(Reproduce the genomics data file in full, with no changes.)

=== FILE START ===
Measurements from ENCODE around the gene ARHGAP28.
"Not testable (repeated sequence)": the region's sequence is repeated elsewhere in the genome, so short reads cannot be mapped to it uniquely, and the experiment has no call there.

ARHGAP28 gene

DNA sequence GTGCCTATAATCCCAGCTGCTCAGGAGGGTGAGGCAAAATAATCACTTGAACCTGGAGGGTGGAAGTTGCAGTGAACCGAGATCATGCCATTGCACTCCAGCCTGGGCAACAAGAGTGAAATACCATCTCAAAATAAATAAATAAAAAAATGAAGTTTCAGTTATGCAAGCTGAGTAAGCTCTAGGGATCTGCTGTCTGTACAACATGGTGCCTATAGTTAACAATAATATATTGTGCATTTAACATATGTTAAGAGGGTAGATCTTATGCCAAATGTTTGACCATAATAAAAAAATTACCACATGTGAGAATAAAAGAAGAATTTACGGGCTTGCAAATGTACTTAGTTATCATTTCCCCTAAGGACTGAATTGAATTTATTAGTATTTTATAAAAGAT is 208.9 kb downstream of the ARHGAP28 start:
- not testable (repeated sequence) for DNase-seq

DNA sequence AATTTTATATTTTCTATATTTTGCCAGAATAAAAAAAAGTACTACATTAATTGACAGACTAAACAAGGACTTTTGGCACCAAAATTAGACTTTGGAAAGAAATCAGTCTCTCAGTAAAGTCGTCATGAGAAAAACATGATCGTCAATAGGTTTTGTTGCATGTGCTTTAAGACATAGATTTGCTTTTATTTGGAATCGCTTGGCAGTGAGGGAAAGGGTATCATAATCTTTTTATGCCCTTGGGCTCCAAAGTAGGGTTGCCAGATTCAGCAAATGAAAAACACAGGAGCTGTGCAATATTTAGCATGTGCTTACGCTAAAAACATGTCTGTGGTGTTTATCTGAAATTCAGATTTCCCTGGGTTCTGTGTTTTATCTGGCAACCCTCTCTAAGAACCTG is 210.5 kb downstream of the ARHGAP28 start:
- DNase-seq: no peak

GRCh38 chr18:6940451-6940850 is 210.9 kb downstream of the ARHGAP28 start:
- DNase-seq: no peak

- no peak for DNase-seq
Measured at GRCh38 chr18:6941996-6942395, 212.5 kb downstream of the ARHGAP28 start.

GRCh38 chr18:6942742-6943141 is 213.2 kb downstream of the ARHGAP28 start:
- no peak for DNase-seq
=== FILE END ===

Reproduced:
Measurements from ENCODE around the gene ARHGAP28.
"Not testable (repeated sequence)": the region's sequence is repeated elsewhere in the genome, so short reads cannot be mapped to it uniquely, and the experiment has no call there.

ARHGAP28 gene

DNA sequence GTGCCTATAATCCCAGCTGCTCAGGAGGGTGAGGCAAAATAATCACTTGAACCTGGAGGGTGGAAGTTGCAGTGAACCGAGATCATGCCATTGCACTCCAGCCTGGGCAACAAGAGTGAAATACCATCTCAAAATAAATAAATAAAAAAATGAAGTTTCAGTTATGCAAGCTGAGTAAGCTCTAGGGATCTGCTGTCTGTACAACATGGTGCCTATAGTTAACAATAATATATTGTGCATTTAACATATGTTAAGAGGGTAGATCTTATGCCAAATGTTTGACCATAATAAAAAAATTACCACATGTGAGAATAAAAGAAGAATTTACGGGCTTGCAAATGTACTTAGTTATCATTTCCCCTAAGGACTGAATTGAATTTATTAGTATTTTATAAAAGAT is 208.9 kb downstream of the ARHGAP28 start:
- not testable (repeated sequence) for DNase-seq

DNA sequence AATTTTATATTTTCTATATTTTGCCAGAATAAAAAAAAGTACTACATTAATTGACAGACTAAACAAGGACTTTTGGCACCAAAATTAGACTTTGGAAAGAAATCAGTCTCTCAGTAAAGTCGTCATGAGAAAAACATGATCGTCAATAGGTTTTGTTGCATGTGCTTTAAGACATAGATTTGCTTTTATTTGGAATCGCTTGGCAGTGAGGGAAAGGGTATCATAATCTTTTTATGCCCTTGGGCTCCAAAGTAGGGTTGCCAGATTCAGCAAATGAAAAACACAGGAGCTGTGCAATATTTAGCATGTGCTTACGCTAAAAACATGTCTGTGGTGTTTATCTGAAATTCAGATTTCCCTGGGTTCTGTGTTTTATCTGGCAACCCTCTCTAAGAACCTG is 210.5 kb downstream of the ARHGAP28 start:
- DNase-seq: no peak

GRCh38 chr18:6940451-6940850 is 210.9 kb downstream of the ARHGAP28 start:
- DNase-seq: no peak

- no peak for DNase-seq
Measured at GRCh38 chr18:6941996-6942395, 212.5 kb downstream of the ARHGAP28 start.

GRCh38 chr18:6942742-6943141 is 213.2 kb downstream of the ARHGAP28 start:
- no peak for DNase-seq